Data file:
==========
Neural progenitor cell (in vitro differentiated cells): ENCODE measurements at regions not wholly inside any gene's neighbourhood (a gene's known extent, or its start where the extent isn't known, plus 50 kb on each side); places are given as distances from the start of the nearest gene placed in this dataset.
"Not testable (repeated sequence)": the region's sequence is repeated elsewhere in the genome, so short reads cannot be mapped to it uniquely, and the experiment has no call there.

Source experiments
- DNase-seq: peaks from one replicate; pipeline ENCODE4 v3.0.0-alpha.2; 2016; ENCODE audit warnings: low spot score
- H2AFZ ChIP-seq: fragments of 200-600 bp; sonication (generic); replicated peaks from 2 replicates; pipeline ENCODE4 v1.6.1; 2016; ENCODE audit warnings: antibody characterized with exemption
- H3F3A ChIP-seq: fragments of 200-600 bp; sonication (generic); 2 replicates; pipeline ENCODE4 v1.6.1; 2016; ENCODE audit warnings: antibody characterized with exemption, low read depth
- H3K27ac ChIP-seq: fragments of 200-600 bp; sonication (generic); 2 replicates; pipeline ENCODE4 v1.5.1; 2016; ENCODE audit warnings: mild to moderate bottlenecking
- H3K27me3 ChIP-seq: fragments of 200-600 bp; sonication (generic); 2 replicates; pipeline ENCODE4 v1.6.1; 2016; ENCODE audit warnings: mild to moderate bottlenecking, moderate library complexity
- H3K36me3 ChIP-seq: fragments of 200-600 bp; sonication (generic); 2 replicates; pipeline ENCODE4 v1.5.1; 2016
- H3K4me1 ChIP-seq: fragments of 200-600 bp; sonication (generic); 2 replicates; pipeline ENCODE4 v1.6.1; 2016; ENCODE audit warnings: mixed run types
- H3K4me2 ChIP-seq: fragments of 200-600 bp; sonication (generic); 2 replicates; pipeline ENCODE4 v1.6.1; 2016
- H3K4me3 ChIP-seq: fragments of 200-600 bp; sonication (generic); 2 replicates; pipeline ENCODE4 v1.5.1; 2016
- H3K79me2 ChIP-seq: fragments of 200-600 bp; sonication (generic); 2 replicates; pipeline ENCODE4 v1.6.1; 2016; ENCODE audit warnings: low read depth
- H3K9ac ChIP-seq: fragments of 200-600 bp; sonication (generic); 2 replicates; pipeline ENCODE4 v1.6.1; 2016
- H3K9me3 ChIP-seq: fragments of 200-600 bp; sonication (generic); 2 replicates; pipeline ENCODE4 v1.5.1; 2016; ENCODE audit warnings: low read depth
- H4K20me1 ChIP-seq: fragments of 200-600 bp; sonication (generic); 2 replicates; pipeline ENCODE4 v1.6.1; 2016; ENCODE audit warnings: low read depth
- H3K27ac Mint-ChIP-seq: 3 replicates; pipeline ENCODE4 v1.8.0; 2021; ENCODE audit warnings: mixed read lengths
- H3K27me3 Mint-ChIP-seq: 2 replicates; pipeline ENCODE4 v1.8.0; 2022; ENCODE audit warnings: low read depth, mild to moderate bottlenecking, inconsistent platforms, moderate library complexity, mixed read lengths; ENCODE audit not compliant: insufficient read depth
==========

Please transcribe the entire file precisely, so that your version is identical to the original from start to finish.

Neural progenitor cell (in vitro differentiated cells): ENCODE measurements at regions not wholly inside any gene's neighbourhood (a gene's known extent, or its start where the extent isn't known, plus 50 kb on each side); places are given as distances from the start of the nearest gene placed in this dataset.
"Not testable (repeated sequence)": the region's sequence is repeated elsewhere in the genome, so short reads cannot be mapped to it uniquely, and the experiment has no call there.

Source experiments
- DNase-seq: peaks from one replicate; pipeline ENCODE4 v3.0.0-alpha.2; 2016; ENCODE audit warnings: low spot score
- H2AFZ ChIP-seq: fragments of 200-600 bp; sonication (generic); replicated peaks from 2 replicates; pipeline ENCODE4 v1.6.1; 2016; ENCODE audit warnings: antibody characterized with exemption
- H3F3A ChIP-seq: fragments of 200-600 bp; sonication (generic); 2 replicates; pipeline ENCODE4 v1.6.1; 2016; ENCODE audit warnings: antibody characterized with exemption, low read depth
- H3K27ac ChIP-seq: fragments of 200-600 bp; sonication (generic); 2 replicates; pipeline ENCODE4 v1.5.1; 2016; ENCODE audit warnings: mild to moderate bottlenecking
- H3K27me3 ChIP-seq: fragments of 200-600 bp; sonication (generic); 2 replicates; pipeline ENCODE4 v1.6.1; 2016; ENCODE audit warnings: mild to moderate bottlenecking, moderate library complexity
- H3K36me3 ChIP-seq: fragments of 200-600 bp; sonication (generic); 2 replicates; pipeline ENCODE4 v1.5.1; 2016
- H3K4me1 ChIP-seq: fragments of 200-600 bp; sonication (generic); 2 replicates; pipeline ENCODE4 v1.6.1; 2016; ENCODE audit warnings: mixed run types
- H3K4me2 ChIP-seq: fragments of 200-600 bp; sonication (generic); 2 replicates; pipeline ENCODE4 v1.6.1; 2016
- H3K4me3 ChIP-seq: fragments of 200-600 bp; sonication (generic); 2 replicates; pipeline ENCODE4 v1.5.1; 2016
- H3K79me2 ChIP-seq: fragments of 200-600 bp; sonication (generic); 2 replicates; pipeline ENCODE4 v1.6.1; 2016; ENCODE audit warnings: low read depth
- H3K9ac ChIP-seq: fragments of 200-600 bp; sonication (generic); 2 replicates; pipeline ENCODE4 v1.6.1; 2016
- H3K9me3 ChIP-seq: fragments of 200-600 bp; sonication (generic); 2 replicates; pipeline ENCODE4 v1.5.1; 2016; ENCODE audit warnings: low read depth
- H4K20me1 ChIP-seq: fragments of 200-600 bp; sonication (generic); 2 replicates; pipeline ENCODE4 v1.6.1; 2016; ENCODE audit warnings: low read depth
- H3K27ac Mint-ChIP-seq: 3 replicates; pipeline ENCODE4 v1.8.0; 2021; ENCODE audit warnings: mixed read lengths
- H3K27me3 Mint-ChIP-seq: 2 replicates; pipeline ENCODE4 v1.8.0; 2022; ENCODE audit warnings: low read depth, mild to moderate bottlenecking, inconsistent platforms, moderate library complexity, mixed read lengths; ENCODE audit not compliant: insufficient read depth